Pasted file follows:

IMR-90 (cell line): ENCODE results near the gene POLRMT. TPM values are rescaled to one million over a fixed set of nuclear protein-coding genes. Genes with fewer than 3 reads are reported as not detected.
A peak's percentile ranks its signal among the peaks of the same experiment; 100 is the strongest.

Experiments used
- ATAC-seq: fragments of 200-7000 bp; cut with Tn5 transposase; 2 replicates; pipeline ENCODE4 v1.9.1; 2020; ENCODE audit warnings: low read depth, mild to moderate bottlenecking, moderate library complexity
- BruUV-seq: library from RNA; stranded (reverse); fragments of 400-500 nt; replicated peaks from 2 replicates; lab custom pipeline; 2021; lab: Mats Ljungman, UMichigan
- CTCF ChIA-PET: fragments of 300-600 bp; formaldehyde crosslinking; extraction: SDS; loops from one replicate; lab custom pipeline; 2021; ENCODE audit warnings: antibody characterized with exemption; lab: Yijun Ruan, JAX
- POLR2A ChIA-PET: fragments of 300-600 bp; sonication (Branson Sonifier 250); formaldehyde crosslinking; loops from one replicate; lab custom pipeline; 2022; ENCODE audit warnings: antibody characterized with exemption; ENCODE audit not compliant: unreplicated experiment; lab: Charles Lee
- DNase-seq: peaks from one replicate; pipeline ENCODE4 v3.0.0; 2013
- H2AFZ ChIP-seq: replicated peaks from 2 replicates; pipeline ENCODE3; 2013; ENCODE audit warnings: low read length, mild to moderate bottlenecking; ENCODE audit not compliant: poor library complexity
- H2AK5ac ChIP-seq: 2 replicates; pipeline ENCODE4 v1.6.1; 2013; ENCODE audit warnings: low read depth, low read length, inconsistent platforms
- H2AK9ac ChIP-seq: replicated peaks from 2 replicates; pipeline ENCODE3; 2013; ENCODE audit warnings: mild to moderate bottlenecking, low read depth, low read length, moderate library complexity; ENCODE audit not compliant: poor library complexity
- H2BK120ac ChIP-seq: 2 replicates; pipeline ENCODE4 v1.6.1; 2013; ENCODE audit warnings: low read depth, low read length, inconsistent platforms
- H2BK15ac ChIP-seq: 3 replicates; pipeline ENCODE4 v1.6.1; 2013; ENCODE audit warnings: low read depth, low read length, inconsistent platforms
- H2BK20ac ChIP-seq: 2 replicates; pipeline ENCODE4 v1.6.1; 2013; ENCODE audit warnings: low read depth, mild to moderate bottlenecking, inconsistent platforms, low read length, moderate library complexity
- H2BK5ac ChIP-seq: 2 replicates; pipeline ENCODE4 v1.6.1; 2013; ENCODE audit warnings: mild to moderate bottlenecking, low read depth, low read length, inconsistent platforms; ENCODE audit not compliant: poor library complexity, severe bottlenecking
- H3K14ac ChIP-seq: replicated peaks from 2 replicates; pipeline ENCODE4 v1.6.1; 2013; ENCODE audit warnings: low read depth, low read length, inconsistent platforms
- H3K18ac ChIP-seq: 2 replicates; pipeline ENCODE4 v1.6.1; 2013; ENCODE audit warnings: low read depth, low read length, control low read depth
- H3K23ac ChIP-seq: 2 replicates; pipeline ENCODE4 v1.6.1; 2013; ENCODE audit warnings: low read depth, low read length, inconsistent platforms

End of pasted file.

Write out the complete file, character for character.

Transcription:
IMR-90 (cell line): ENCODE results near the gene POLRMT. TPM values are rescaled to one million over a fixed set of nuclear protein-coding genes. Genes with fewer than 3 reads are reported as not detected.
A peak's percentile ranks its signal among the peaks of the same experiment; 100 is the strongest.

Experiments used
- ATAC-seq: fragments of 200-7000 bp; cut with Tn5 transposase; 2 replicates; pipeline ENCODE4 v1.9.1; 2020; ENCODE audit warnings: low read depth, mild to moderate bottlenecking, moderate library complexity
- BruUV-seq: library from RNA; stranded (reverse); fragments of 400-500 nt; replicated peaks from 2 replicates; lab custom pipeline; 2021; lab: Mats Ljungman, UMichigan
- CTCF ChIA-PET: fragments of 300-600 bp; formaldehyde crosslinking; extraction: SDS; loops from one replicate; lab custom pipeline; 2021; ENCODE audit warnings: antibody characterized with exemption; lab: Yijun Ruan, JAX
- POLR2A ChIA-PET: fragments of 300-600 bp; sonication (Branson Sonifier 250); formaldehyde crosslinking; loops from one replicate; lab custom pipeline; 2022; ENCODE audit warnings: antibody characterized with exemption; ENCODE audit not compliant: unreplicated experiment; lab: Charles Lee
- DNase-seq: peaks from one replicate; pipeline ENCODE4 v3.0.0; 2013
- H2AFZ ChIP-seq: replicated peaks from 2 replicates; pipeline ENCODE3; 2013; ENCODE audit warnings: low read length, mild to moderate bottlenecking; ENCODE audit not compliant: poor library complexity
- H2AK5ac ChIP-seq: 2 replicates; pipeline ENCODE4 v1.6.1; 2013; ENCODE audit warnings: low read depth, low read length, inconsistent platforms
- H2AK9ac ChIP-seq: replicated peaks from 2 replicates; pipeline ENCODE3; 2013; ENCODE audit warnings: mild to moderate bottlenecking, low read depth, low read length, moderate library complexity; ENCODE audit not compliant: poor library complexity
- H2BK120ac ChIP-seq: 2 replicates; pipeline ENCODE4 v1.6.1; 2013; ENCODE audit warnings: low read depth, low read length, inconsistent platforms
- H2BK15ac ChIP-seq: 3 replicates; pipeline ENCODE4 v1.6.1; 2013; ENCODE audit warnings: low read depth, low read length, inconsistent platforms
- H2BK20ac ChIP-seq: 2 replicates; pipeline ENCODE4 v1.6.1; 2013; ENCODE audit warnings: low read depth, mild to moderate bottlenecking, inconsistent platforms, low read length, moderate library complexity
- H2BK5ac ChIP-seq: 2 replicates; pipeline ENCODE4 v1.6.1; 2013; ENCODE audit warnings: mild to moderate bottlenecking, low read depth, low read length, inconsistent platforms; ENCODE audit not compliant: poor library complexity, severe bottlenecking
- H3K14ac ChIP-seq: replicated peaks from 2 replicates; pipeline ENCODE4 v1.6.1; 2013; ENCODE audit warnings: low read depth, low read length, inconsistent platforms
- H3K18ac ChIP-seq: 2 replicates; pipeline ENCODE4 v1.6.1; 2013; ENCODE audit warnings: low read depth, low read length, control low read depth
- H3K23ac ChIP-seq: 2 replicates; pipeline ENCODE4 v1.6.1; 2013; ENCODE audit warnings: low read depth, low read length, inconsistent platforms